Friday, 03 September 2010 12:39 Written by Manvi Drona-Hidalgo
Growing up, we heard our parents say this to us as they tucked us into bed at night. Bed bugs were as mythical as the monster under our beds. Actually, bed bugs are real–these parasitic insects bite and in extreme cases, can cause anaphylactic shock. According to a recent article in The New York Times, “Treatment, including dismantling furniture and ripping up rugs, is expensive. Rather than actively hunting for bugs, hotels and landlords often deny having them.” So what CAN you do to protect yourself? Carbonfund.org partner, GBS Enterprises offers affordable mattress protectors in a variety of sizes. If you’re sleeping away from home–whether in a college dorm, at sleepaway camp, or in a hotel–GBS mattress protectors will protect you from potential bed bugs, allergens, dust mites and incontinence that may be lingering on the mattresses. GBS mattress protectors are also CarbonFree® Certified. 5 scary bed bug facts:
- Bed bugs are small wingless insects that feed only on the blood of warm-blooded animals. They are also known to feed on bats or household pets.
- Bed bugs are 6-10 mm in length and take on the appearance of an apple seed. Immature ones appear colorless. Bed bugs develop a reddish brown color and become easier to see after they feed.
- Bed bugs are not known to spread disease, but getting rid of them from a home is tough.
- The tiny insects avoid light and attack in the middle of the night. They hide behind headboards, light switch covers, or in mattress seams during the day.
- Because an adult bed bug can survive for months without a blood meal, bed bug infestations sometimes require multiple exterminations.
Wednesday, 01 September 2010 17:53 Written by Ivan Chan
"It started with a slightly puffy eyelid in early summer... The next morning, I couldn't ignore my son's symptoms when he appeared with two eyes swollen to slits, a bloated face and an itchy rash raging over his body." Laura Hambleton, writing in The Washington Post, notes that carbon dioxide—the levels of which have increased in our atmosphere by over 20 percent since 1960—may be feeding an increase in poison ivy. Jacqueline Mohan, an assistant professor at the University of Georgia's Odum School of Ecology, has been tracking poison ivy since 1998. "Tree seedlings grew 8 to 12 percent more, with more C02," Mohan says. "Poison ivy grew 149 percent more. Poison ivy is getting bigger, faster and nastier." Mohan observes, "Vines are particularly adapted to take advantage of higher CO2 in the atmosphere," as they "can increase their rate of photosynthesis to make more green leafy tissue." By contrast, trees have to devote more energy "to creating woody, non-photosynthetic support tissues such as trunks and branches, which do not lead to further increases in photosynthesis." You may also be delighted that pests like ticks and bark beetles are on the rise from warmer temperatures. Check out this earlier blog posting.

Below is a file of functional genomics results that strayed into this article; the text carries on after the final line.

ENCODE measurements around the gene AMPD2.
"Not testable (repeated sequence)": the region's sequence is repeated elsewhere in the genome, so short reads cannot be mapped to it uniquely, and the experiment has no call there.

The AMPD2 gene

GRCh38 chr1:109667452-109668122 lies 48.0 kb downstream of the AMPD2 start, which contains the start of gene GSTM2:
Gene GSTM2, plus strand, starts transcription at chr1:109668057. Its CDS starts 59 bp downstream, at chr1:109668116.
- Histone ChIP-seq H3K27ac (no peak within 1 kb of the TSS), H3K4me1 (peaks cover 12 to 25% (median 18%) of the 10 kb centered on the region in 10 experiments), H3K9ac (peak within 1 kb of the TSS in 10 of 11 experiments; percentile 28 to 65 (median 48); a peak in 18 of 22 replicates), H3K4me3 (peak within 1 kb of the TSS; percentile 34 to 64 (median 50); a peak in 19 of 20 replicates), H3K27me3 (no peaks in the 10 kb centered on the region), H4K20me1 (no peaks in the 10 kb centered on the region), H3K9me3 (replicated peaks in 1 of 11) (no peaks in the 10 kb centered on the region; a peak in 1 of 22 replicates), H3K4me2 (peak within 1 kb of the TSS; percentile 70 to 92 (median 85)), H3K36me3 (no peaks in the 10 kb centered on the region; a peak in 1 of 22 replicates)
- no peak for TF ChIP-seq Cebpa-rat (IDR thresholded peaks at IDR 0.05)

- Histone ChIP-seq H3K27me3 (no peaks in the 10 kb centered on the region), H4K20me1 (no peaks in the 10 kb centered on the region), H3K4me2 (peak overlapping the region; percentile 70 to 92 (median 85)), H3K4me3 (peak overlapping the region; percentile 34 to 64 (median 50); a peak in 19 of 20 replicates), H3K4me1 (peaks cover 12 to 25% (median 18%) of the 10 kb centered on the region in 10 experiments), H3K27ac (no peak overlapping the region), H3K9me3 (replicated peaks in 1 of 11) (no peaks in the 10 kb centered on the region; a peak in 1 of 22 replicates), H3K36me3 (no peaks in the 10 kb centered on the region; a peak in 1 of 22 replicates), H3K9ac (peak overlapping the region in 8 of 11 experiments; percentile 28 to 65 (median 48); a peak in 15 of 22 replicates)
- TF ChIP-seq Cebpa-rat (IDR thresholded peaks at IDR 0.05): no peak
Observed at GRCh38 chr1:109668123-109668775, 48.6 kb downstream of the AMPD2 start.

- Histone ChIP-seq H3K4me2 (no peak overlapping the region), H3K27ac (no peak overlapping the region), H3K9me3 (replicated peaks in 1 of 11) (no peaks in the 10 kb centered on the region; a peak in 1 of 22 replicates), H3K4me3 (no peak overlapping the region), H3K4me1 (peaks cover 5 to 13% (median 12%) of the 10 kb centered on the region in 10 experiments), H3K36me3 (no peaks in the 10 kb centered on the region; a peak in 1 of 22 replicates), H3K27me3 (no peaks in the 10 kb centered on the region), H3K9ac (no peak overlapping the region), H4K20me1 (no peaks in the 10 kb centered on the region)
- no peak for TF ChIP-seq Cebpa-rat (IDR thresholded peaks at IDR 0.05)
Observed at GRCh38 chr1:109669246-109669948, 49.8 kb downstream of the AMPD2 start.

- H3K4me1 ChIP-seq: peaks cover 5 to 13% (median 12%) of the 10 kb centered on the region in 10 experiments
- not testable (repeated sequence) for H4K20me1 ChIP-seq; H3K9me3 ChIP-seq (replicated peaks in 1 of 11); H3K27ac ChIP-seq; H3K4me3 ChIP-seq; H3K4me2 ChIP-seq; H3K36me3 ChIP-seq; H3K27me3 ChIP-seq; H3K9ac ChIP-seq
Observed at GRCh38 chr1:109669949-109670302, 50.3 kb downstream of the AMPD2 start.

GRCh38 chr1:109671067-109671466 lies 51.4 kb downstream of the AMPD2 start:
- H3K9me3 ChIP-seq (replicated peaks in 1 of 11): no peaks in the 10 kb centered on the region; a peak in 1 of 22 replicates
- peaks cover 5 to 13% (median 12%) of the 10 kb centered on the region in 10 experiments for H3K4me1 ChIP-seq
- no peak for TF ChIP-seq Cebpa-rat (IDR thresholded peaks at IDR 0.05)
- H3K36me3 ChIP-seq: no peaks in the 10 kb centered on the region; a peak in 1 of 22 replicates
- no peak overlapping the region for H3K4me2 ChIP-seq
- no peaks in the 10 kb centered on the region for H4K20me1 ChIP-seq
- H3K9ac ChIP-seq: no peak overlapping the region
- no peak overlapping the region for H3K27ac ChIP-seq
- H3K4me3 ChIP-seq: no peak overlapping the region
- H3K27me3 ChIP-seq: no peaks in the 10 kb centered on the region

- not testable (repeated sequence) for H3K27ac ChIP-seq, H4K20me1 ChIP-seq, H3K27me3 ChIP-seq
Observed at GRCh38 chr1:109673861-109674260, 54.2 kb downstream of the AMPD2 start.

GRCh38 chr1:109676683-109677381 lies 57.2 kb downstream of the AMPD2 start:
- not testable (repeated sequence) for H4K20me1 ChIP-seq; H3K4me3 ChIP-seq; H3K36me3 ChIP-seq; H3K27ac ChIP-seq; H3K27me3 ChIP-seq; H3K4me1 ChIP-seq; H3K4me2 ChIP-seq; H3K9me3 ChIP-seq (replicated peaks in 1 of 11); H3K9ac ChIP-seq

Wednesday, 01 September 2010 12:02 Written by Ivan Chan
This is a great video on why we all should take action on global warming. Alex Bogusky, who was a principal and co-chairman of the award-winning ad agency Crispin Porter + Bogusky, launched this video on the web to engage more people by simplifying the message about climate change. If you haven't seen the video yet, you can play it here. In Pollution=Bad, Clean=Good, he urges us to stop debating climate change and start doing something about it. After all, taking positive steps will result in a cleaner environment and reduce the threats from climate change.